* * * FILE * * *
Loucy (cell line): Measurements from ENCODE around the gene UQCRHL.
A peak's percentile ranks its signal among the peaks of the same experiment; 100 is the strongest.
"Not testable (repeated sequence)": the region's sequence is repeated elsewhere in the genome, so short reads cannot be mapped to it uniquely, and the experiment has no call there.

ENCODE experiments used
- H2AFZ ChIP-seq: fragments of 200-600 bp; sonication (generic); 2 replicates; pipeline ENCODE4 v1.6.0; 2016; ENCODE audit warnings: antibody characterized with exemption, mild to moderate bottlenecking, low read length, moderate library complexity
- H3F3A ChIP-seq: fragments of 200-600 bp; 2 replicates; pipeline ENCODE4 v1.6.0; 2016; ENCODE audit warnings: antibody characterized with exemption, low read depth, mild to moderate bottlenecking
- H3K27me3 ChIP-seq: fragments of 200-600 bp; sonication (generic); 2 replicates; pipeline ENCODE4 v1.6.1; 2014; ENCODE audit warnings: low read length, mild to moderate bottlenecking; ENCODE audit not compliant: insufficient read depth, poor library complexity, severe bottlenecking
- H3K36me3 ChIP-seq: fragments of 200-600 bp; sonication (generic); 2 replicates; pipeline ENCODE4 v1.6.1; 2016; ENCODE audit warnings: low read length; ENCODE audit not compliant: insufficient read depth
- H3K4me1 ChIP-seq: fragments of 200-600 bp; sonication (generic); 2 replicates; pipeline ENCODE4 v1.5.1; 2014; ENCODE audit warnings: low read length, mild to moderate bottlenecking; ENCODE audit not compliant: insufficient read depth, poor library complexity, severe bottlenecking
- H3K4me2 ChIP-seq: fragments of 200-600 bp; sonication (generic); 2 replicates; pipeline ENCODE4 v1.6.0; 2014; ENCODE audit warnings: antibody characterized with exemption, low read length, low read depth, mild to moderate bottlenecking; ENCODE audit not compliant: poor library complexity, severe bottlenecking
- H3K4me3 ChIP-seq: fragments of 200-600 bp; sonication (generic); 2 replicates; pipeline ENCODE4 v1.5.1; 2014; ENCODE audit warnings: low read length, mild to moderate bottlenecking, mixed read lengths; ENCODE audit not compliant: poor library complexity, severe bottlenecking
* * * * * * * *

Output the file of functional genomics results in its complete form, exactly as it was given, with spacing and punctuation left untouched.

Loucy (cell line): Measurements from ENCODE around the gene UQCRHL.
A peak's percentile ranks its signal among the peaks of the same experiment; 100 is the strongest.
"Not testable (repeated sequence)": the region's sequence is repeated elsewhere in the genome, so short reads cannot be mapped to it uniquely, and the experiment has no call there.

ENCODE experiments used
- H2AFZ ChIP-seq: fragments of 200-600 bp; sonication (generic); 2 replicates; pipeline ENCODE4 v1.6.0; 2016; ENCODE audit warnings: antibody characterized with exemption, mild to moderate bottlenecking, low read length, moderate library complexity
- H3F3A ChIP-seq: fragments of 200-600 bp; 2 replicates; pipeline ENCODE4 v1.6.0; 2016; ENCODE audit warnings: antibody characterized with exemption, low read depth, mild to moderate bottlenecking
- H3K27me3 ChIP-seq: fragments of 200-600 bp; sonication (generic); 2 replicates; pipeline ENCODE4 v1.6.1; 2014; ENCODE audit warnings: low read length, mild to moderate bottlenecking; ENCODE audit not compliant: insufficient read depth, poor library complexity, severe bottlenecking
- H3K36me3 ChIP-seq: fragments of 200-600 bp; sonication (generic); 2 replicates; pipeline ENCODE4 v1.6.1; 2016; ENCODE audit warnings: low read length; ENCODE audit not compliant: insufficient read depth
- H3K4me1 ChIP-seq: fragments of 200-600 bp; sonication (generic); 2 replicates; pipeline ENCODE4 v1.5.1; 2014; ENCODE audit warnings: low read length, mild to moderate bottlenecking; ENCODE audit not compliant: insufficient read depth, poor library complexity, severe bottlenecking
- H3K4me2 ChIP-seq: fragments of 200-600 bp; sonication (generic); 2 replicates; pipeline ENCODE4 v1.6.0; 2014; ENCODE audit warnings: antibody characterized with exemption, low read length, low read depth, mild to moderate bottlenecking; ENCODE audit not compliant: poor library complexity, severe bottlenecking
- H3K4me3 ChIP-seq: fragments of 200-600 bp; sonication (generic); 2 replicates; pipeline ENCODE4 v1.5.1; 2014; ENCODE audit warnings: low read length, mild to moderate bottlenecking, mixed read lengths; ENCODE audit not compliant: poor library complexity, severe bottlenecking